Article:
Haven’t you, on occasion, pointed out that Prof Krugman is able to discern the motives of those writing against him. Surely it would be possible to discern his motives without needing an asterisk.

  6. Major.Freedom says:

    Democracy is often praised by people when the outcome is to their own preferences, for show.

    Nobody is actually pro-democracy however. They are pro-something else, and oh look, thankfully the majority agrees, so suck it.

    • ax123man says:

      That made me smile. We must share a drink some time.

  7. Major.Freedom says:

    Hey Murphy,

    Health insurance companies are seeking to raise insurance premiums 20-40% after finding out just how sick their mandatory customers are.

    Remember ancient history from progressives that healthcare costs to the consumer would decrease with more government involvement?


    • Bob Murphy says:

      Heh yep…

    • Keshav Srinivasan says:

      There were some insurance companies requesting double-digit increases last year as well, albeit not as many as this year, but after regulatory review there wasn’t much premium increase. I assume premium increases this year will be larger than last year, but probably significantly lower than what the insurance companies are requesting.

      In any case, I think a large part of why the insurance pool was sicker than expected is because the mandate is so weak: the fine is really low initially, and the only enforcement of the fine is deducting the amount from your tax refund if you’re getting a tax refund. (They can’t put a lean on your house or do any of the other things that the IRS can do to collect other taxes, which was a sop to progressives who didn’t like the mandate once the public option was removed.) I expect as the fine goes up (as it’s scheduled to), more young healthy people will find it worthwhile to buy insurance to avoid the fine, and that should improve the risk pool.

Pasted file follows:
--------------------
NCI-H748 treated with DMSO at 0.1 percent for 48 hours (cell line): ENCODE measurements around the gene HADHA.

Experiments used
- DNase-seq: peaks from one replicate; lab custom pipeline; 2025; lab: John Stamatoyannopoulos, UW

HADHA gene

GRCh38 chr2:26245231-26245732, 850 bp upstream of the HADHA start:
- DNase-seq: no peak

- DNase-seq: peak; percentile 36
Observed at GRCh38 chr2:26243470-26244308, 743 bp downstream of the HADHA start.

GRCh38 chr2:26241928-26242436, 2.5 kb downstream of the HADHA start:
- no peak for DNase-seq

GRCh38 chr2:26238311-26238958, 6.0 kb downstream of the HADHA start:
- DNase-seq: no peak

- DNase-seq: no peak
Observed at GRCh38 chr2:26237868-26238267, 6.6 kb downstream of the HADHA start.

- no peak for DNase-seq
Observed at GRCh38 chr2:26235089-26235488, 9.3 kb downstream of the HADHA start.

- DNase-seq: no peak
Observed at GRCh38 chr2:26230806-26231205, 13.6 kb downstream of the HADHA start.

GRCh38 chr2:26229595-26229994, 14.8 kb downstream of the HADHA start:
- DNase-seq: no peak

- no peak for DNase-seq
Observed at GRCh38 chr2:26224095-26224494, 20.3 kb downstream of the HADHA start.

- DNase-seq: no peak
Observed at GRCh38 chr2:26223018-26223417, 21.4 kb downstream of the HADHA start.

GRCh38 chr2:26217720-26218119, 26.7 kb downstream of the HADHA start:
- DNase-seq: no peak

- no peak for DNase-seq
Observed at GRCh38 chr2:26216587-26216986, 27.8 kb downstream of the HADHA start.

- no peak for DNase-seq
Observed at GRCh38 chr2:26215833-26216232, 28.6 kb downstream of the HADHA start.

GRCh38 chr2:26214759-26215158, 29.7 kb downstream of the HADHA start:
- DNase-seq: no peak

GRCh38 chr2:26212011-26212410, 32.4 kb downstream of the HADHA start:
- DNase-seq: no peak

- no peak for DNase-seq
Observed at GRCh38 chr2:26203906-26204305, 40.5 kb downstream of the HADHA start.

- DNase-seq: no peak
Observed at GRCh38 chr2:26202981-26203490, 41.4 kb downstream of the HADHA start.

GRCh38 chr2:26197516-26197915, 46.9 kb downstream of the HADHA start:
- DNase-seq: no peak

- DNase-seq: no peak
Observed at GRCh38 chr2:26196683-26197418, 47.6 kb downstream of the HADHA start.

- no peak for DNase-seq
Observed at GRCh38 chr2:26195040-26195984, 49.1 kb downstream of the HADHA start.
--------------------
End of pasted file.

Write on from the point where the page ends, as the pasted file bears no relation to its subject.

• Major.Freedom says:

        “probably significantly lower than what the insurance companies are requesting.”

        All hail Obama!

    • Scott D says:

      This is why we need to rein in the free market. If only healthcare were properly regulated, instead of dog-eat-dog, wild-west style capitalism.